By John McMullen
Philadelphia, PA - It wasn't quite Willis Reed limping out to the floor before Game 7 of the 1970 NBA Finals, but Brandon Roy's surprise return on Saturday saved the Portland Trail Blazers' season.
Just eight days after undergoing surgery to repair a torn meniscus in his right knee, Roy suited up and gave the Blazers and the Rose Garden faithful the emotional lift they needed after the club had lost the previous two games in their Western Conference quarterfinals series with Phoenix by a combined 48 points.
The All-Star guard, who averaged a team-high 21.5 points per game this season, played nearly 27 minutes and scored five of his 10 points in the final quarter for Portland, which pulled out the 96-87 victory to deadlock the series at two games apiece.
The Blazers weren't playing for an NBA title like Reed's Knicks were in 1970. Heck, Portland wasn't even playing for its season, but a loss would have put the club in a virtually insurmountable 3-1 hole.
Roy could have sat back, rested his knee and started reserving tee times. No one would have blamed him. In today's money-driven, sports world, a superstar risking his long-term health for the good of the team is as rare as a bipartisan bill in Washington D.C.
To be blunt, putting yourself before the team is expected these days.
"He thinks that he is bulletproof," TNT analyst Kenny Smith said. "Cooler heads have to prevail and say are we really going to win an NBA championship? Does it really make a difference if he plays right now? If we are really that good let's wait two weeks."
"You just have to wonder what the Portland Trail Blazers are thinking," Charles Barkley added. "He is your franchise, he's your best player, I'm not sure I would take that chance. Clearly he is a great player, terrific person; you have to admire his heart. But, from a medical standpoint, I'm not sure you can have surgery and play basketball (eight days later). He might be alright but somewhere down the line whether it is this series or later in your career, you are going to have some side effects."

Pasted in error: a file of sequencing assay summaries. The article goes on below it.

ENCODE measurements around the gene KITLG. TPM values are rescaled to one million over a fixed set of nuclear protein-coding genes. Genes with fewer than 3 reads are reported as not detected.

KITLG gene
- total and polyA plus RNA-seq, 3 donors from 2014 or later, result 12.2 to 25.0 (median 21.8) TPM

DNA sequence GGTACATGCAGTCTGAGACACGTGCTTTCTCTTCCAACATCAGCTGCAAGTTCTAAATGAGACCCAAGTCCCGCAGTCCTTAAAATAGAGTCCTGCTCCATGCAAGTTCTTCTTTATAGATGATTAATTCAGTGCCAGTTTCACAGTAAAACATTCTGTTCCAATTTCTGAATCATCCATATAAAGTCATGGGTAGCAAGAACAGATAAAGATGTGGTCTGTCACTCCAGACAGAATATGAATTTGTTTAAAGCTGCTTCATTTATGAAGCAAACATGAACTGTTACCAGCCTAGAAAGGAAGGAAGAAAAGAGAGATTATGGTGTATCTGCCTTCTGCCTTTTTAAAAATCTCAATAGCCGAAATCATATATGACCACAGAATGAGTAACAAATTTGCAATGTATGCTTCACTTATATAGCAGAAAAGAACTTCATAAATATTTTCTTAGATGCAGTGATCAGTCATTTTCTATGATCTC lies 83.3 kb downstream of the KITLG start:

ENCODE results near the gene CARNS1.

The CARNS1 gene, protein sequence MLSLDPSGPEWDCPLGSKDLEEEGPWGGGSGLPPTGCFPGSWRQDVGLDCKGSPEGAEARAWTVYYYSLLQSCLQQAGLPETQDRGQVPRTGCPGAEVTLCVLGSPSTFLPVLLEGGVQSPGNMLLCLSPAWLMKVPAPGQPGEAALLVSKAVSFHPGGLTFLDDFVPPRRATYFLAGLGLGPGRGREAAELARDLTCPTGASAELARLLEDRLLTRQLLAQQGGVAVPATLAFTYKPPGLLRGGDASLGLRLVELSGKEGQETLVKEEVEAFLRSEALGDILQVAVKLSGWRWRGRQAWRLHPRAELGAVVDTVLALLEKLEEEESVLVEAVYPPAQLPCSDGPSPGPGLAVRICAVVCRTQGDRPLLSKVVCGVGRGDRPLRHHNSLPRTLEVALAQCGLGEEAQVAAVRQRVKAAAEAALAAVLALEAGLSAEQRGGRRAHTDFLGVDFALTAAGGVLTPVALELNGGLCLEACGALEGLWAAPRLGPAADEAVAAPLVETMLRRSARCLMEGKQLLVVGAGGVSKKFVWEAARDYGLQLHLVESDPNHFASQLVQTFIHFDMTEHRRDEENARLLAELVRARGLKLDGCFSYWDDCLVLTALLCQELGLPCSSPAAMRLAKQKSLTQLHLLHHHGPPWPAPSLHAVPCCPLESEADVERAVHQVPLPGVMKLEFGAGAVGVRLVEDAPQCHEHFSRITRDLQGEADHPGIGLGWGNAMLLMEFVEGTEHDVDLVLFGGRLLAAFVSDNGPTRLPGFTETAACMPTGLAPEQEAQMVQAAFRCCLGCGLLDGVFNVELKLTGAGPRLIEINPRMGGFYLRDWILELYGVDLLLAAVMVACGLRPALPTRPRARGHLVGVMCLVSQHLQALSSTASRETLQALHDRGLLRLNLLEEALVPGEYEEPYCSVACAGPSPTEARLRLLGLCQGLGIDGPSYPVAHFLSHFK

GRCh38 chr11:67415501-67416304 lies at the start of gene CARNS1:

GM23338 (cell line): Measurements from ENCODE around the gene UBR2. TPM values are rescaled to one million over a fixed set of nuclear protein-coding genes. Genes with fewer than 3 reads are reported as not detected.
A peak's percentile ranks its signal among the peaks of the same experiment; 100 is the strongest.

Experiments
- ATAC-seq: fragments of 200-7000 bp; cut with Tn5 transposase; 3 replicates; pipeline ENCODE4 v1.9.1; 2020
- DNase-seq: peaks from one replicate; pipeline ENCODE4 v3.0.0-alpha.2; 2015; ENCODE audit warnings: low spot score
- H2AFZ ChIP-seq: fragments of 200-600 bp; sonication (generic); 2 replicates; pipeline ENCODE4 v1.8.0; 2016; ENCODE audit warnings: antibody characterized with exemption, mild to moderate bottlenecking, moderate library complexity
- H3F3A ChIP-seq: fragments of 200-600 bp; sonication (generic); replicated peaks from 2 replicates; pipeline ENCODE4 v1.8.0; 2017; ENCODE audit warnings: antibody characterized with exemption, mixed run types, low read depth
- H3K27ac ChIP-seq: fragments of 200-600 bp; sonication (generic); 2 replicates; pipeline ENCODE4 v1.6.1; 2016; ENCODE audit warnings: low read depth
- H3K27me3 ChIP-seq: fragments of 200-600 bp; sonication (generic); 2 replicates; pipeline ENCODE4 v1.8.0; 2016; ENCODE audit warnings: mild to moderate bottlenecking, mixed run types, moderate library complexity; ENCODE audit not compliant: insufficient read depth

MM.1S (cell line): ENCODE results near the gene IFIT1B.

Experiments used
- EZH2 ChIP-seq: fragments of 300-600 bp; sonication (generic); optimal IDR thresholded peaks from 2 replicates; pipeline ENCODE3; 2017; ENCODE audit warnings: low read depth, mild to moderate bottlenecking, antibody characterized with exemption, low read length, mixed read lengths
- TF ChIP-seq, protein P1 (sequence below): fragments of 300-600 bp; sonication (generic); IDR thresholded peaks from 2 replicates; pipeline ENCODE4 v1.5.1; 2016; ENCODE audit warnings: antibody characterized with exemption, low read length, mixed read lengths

Well, Roy ignored the naysayers and proved he was a rare breed just like Willis Reed.
"The doctors said it was a pretty bad tear," Roy said. "The minute the surgery was over and I woke up in the recovery room I said my knee felt great. It has been feeling good all week, I've been working out and preparing for a moment like this. I am happy I was able to help my team and help these fans and we definitely have a Game 6 for sure now."
Yeah, Reed's return in 1970 was a tad more dramatic. The Hall of Famer was crippled by a torn thigh muscle and the Knicks appeared to be in dire straits after being walloped by Wilt Chamberlain's Lakers in Game 6. Reed emerged from the tunnel prior to Game 7 and the Madison Square Garden faithful erupted.
After he knocked down New York's first two baskets, Reed retreated and let Walt Frazier take things from there. "Clyde" went on to pour in 36 points and dish out 19 assists as the Knicks won their first NBA championship in a 113-99 rout.
But, Reed's actual play wasn't the difference, his inspiration was. Roy has a chance to carry the banged-up Blazers on his back both emotionally and physically.
"The big thing about Roy is that he is a scorer, we know that," former NBA coach Mike Fratello said. "But Nate McMillan has also played him in the role of point guard, a facilitator. He may not be able to create his own shot or get his own shot but he can certainly make the pass to someone else that is open as a result of screening. He is a guy that you can put the ball in his hand and trust his decision making."
Whether Roy's knee holds up for the rest of the series remains to be seen but momentum has clearly shifted and its Phoenix that is on the run now.
"I just wanted to come out and contribute," Roy said. "That's what I told coach before the game. I wouldn't feel right sitting in the back feeling as good as I do."